I've mentioned here many times how technology is helping medicine (and medical devices) get more personalized. We've also talked about 3D printing for quick, custom, more livable casts, and even custom-made tracheal splints. Well, FDA is now recognizing this new personalized medicine movement with specific pages and programs targeted at 3D printing.
At the end of 2016, FDA published a consumer update page outlining the role of 3D printing in medical devices. This outtake is a bit long, but they really hit the nail on the head in explaining the importance of these devices, and why FDA is now publicizing a formal approach to these products:
"Right now, manufacturers use 3D printing to create devices matched to a patient’s anatomy (called “patient-specific” devices) as well as devices with very complex internal structures. These capabilities have sparked huge interest in the 3D printing of medical devices and other products, including food, household items, and automotive parts.
And since the U.S. Food and Drug Administration is responsible for protecting the public health, the agency is reviewing these 3D printed products—and researching them—to make sure they are safe and effective for the public.
So how are these products used? Well, 3D printed medical devices can help doctors better visualize complex health cases. This process can be used to make patient-specific medical devices (yes, we’re talking about “personalized medicine”). Because of its versatility, 3D printing also has medical applications for FDA-regulated drugs and biologics. Plus, the FDA is studying this technology to better understand it when conducting those medical product reviews—and to offer guidance to manufacturers."
FDA also offers a video (below) on the "3 R's of 3D Printing": Regulate, Research, Resource. In short, FDA seeks to foster innovation in this field while also carefully monitoring it as they continue to protect and advance public health.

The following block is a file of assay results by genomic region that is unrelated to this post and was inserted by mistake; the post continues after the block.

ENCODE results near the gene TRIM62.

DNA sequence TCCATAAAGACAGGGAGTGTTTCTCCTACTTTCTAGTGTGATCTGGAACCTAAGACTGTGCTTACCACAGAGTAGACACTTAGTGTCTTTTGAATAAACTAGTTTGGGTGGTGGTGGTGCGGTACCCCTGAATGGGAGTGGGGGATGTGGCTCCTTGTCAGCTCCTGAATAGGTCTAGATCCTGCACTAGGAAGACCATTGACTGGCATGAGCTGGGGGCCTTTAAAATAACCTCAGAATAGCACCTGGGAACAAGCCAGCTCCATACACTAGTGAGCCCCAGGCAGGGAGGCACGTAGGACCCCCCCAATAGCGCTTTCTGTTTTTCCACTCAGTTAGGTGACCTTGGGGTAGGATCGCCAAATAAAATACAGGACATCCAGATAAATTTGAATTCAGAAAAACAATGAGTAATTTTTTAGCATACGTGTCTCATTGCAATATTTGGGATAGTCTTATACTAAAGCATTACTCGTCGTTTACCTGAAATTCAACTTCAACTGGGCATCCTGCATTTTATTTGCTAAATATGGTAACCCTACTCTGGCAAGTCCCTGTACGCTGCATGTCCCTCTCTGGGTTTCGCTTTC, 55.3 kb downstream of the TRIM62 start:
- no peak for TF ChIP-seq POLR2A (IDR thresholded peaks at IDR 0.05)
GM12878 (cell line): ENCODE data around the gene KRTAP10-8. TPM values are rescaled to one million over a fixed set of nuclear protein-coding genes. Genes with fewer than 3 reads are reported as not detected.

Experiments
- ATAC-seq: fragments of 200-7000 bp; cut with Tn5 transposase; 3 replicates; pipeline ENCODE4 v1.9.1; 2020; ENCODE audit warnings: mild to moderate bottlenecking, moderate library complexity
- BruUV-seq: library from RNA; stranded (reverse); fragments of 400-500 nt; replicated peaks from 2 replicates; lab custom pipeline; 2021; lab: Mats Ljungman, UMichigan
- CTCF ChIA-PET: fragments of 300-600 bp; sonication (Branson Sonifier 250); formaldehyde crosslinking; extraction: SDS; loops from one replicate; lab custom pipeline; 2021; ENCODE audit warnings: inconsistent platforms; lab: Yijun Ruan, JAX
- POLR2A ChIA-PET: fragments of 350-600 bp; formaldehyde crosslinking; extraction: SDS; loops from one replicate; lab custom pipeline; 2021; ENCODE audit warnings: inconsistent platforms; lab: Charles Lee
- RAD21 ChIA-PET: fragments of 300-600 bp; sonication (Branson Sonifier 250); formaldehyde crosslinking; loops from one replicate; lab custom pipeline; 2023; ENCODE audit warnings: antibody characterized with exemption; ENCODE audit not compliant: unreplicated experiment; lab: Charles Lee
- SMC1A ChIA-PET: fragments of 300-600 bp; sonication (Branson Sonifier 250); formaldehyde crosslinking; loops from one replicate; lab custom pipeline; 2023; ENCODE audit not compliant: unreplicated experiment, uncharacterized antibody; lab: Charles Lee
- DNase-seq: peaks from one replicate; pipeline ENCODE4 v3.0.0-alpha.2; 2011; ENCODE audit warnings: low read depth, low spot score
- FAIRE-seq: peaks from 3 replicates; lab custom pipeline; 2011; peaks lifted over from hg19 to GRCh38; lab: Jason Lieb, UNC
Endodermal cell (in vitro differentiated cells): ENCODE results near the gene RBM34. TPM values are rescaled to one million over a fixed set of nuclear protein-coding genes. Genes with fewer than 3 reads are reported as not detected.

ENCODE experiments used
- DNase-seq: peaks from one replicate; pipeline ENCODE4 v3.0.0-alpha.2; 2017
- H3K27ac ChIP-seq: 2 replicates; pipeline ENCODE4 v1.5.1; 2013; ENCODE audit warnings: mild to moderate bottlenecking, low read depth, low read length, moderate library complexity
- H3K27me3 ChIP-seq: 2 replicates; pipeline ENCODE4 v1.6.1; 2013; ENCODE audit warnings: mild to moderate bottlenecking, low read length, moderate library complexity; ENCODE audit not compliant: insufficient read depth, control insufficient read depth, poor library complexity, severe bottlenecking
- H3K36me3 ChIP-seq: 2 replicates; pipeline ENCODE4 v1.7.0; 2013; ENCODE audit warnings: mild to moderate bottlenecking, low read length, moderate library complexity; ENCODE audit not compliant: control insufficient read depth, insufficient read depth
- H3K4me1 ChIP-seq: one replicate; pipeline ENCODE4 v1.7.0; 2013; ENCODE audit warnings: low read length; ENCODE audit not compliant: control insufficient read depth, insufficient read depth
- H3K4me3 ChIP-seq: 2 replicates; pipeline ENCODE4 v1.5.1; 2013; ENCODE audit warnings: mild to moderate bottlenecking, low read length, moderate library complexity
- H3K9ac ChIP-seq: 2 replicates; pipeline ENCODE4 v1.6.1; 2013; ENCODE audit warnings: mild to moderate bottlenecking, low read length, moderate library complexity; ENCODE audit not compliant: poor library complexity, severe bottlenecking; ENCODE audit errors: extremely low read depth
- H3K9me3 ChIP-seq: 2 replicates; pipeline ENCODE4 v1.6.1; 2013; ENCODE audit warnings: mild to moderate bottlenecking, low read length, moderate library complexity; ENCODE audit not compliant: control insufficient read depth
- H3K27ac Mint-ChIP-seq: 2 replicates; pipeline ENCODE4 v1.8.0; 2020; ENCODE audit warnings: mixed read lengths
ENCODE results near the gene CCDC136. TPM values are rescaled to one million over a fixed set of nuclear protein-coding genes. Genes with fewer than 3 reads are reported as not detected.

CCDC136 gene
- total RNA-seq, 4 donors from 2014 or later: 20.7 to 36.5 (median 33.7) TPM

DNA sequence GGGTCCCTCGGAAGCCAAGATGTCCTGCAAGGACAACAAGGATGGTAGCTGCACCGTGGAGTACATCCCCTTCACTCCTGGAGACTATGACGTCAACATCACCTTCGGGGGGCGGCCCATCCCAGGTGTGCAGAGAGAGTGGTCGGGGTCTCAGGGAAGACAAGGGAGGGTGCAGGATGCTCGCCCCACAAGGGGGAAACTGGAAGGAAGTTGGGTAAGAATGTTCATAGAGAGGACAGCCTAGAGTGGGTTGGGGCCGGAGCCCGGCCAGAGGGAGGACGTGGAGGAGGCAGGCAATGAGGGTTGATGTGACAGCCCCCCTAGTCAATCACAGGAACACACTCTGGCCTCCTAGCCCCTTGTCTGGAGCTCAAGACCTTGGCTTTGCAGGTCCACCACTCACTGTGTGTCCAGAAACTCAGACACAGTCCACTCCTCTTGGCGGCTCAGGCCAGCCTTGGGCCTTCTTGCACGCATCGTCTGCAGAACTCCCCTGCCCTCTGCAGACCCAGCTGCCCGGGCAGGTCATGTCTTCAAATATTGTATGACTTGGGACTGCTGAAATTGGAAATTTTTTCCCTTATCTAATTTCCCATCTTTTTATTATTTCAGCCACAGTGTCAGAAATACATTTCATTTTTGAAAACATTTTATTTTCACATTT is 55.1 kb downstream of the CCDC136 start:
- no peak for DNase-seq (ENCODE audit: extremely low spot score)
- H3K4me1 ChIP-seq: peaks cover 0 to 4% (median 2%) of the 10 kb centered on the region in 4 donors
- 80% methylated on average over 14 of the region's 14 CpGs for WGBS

3D printing (also known as additive manufacturing) goes beyond personalized devices like casts and tracheal splints: it can replicate patient anatomy exactly as it is, so that doctors can work with patient models before a surgery or procedure. Think skulls, blood vessels, jaws, etc.
3D printing with cells is another area that will continue to advance in the future. While we're still a ways away from, say, 3D printed human organs, the process to get there has begun, and FDA is and wants to be part of that. They're working with industry, universities, and research organizations to help ensure the path forward is smooth, health is protected, and lives are improved.
Additive manufacturing has implications for many fields at FDA. On its page 3D Printing of Medical Devices, FDA states, "Due to its versatility, 3D printing has medical applications in: Medical devices regulated by FDA’s Center for Devices and Radiological Health (CDRH), Biologics regulated by FDA’s Center for Biologics Evaluation and Research, and Drugs regulated by FDA’s Center for Drug Evaluation and Research."
There is a lot of territory for FDA to cover when it comes to this new technological frontier. On their page Process of 3D Printing Medical Devices, they give a list of areas this technology touches with explanations for each, including device design, software workflow, material controls, printing, post-processing, process validation & verification, and testing. A partial example:
In sum, there are many factors to consider when a new technological frontier is being explored. The benefits to human health are potentially significant, but only if the process can be properly monitored for safety and effectiveness. FDA is doing the right thing by getting on board and opening up pathways and communication about this exciting new area of medical technology.
There's lots of good and interesting reading, as follows, and I recommend taking some time to poke around and see what FDA is saying: